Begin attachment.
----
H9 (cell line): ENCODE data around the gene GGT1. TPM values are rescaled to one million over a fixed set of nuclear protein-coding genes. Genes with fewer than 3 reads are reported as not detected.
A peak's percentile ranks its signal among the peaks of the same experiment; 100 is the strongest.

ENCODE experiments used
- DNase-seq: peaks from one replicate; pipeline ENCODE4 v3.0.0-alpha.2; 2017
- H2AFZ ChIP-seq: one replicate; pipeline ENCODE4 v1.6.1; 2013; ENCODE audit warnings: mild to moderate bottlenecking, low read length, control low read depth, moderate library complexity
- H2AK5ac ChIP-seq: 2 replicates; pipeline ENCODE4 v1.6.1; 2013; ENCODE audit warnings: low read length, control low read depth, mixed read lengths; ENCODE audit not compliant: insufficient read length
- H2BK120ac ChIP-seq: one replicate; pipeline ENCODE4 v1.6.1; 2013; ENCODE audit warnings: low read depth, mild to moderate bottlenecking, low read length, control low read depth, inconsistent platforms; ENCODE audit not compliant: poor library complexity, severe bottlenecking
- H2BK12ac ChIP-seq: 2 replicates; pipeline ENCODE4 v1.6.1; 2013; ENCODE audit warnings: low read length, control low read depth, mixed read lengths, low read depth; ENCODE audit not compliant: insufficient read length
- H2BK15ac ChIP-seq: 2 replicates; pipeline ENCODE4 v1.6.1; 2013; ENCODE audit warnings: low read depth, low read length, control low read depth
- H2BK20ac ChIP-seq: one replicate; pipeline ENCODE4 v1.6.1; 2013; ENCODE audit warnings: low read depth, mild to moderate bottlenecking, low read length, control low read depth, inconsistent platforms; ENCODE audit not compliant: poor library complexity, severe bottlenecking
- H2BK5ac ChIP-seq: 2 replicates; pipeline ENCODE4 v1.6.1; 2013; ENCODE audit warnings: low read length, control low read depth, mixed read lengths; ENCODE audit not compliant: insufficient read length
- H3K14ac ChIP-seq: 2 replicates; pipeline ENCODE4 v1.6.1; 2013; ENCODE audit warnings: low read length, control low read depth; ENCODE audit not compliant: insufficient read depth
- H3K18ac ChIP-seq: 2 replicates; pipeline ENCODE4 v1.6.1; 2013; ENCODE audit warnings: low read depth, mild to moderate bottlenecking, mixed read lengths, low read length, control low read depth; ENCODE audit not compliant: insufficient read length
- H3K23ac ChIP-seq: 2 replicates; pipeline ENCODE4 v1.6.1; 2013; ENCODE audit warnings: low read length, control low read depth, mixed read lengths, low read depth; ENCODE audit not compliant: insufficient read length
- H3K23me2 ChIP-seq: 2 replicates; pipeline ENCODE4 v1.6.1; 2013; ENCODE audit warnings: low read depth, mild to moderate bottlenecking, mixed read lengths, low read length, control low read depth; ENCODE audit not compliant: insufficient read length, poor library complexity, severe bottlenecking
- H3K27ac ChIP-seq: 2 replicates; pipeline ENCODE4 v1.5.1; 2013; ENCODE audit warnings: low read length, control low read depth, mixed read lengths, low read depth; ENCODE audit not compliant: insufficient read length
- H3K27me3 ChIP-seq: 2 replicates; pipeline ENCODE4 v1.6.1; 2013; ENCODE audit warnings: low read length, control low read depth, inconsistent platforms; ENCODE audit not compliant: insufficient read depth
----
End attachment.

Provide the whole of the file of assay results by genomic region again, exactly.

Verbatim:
H9 (cell line): ENCODE data around the gene GGT1. TPM values are rescaled to one million over a fixed set of nuclear protein-coding genes. Genes with fewer than 3 reads are reported as not detected.
A peak's percentile ranks its signal among the peaks of the same experiment; 100 is the strongest.

ENCODE experiments used
- DNase-seq: peaks from one replicate; pipeline ENCODE4 v3.0.0-alpha.2; 2017
- H2AFZ ChIP-seq: one replicate; pipeline ENCODE4 v1.6.1; 2013; ENCODE audit warnings: mild to moderate bottlenecking, low read length, control low read depth, moderate library complexity
- H2AK5ac ChIP-seq: 2 replicates; pipeline ENCODE4 v1.6.1; 2013; ENCODE audit warnings: low read length, control low read depth, mixed read lengths; ENCODE audit not compliant: insufficient read length
- H2BK120ac ChIP-seq: one replicate; pipeline ENCODE4 v1.6.1; 2013; ENCODE audit warnings: low read depth, mild to moderate bottlenecking, low read length, control low read depth, inconsistent platforms; ENCODE audit not compliant: poor library complexity, severe bottlenecking
- H2BK12ac ChIP-seq: 2 replicates; pipeline ENCODE4 v1.6.1; 2013; ENCODE audit warnings: low read length, control low read depth, mixed read lengths, low read depth; ENCODE audit not compliant: insufficient read length
- H2BK15ac ChIP-seq: 2 replicates; pipeline ENCODE4 v1.6.1; 2013; ENCODE audit warnings: low read depth, low read length, control low read depth
- H2BK20ac ChIP-seq: one replicate; pipeline ENCODE4 v1.6.1; 2013; ENCODE audit warnings: low read depth, mild to moderate bottlenecking, low read length, control low read depth, inconsistent platforms; ENCODE audit not compliant: poor library complexity, severe bottlenecking
- H2BK5ac ChIP-seq: 2 replicates; pipeline ENCODE4 v1.6.1; 2013; ENCODE audit warnings: low read length, control low read depth, mixed read lengths; ENCODE audit not compliant: insufficient read length
- H3K14ac ChIP-seq: 2 replicates; pipeline ENCODE4 v1.6.1; 2013; ENCODE audit warnings: low read length, control low read depth; ENCODE audit not compliant: insufficient read depth
- H3K18ac ChIP-seq: 2 replicates; pipeline ENCODE4 v1.6.1; 2013; ENCODE audit warnings: low read depth, mild to moderate bottlenecking, mixed read lengths, low read length, control low read depth; ENCODE audit not compliant: insufficient read length
- H3K23ac ChIP-seq: 2 replicates; pipeline ENCODE4 v1.6.1; 2013; ENCODE audit warnings: low read length, control low read depth, mixed read lengths, low read depth; ENCODE audit not compliant: insufficient read length
- H3K23me2 ChIP-seq: 2 replicates; pipeline ENCODE4 v1.6.1; 2013; ENCODE audit warnings: low read depth, mild to moderate bottlenecking, mixed read lengths, low read length, control low read depth; ENCODE audit not compliant: insufficient read length, poor library complexity, severe bottlenecking
- H3K27ac ChIP-seq: 2 replicates; pipeline ENCODE4 v1.5.1; 2013; ENCODE audit warnings: low read length, control low read depth, mixed read lengths, low read depth; ENCODE audit not compliant: insufficient read length
- H3K27me3 ChIP-seq: 2 replicates; pipeline ENCODE4 v1.6.1; 2013; ENCODE audit warnings: low read length, control low read depth, inconsistent platforms; ENCODE audit not compliant: insufficient read depth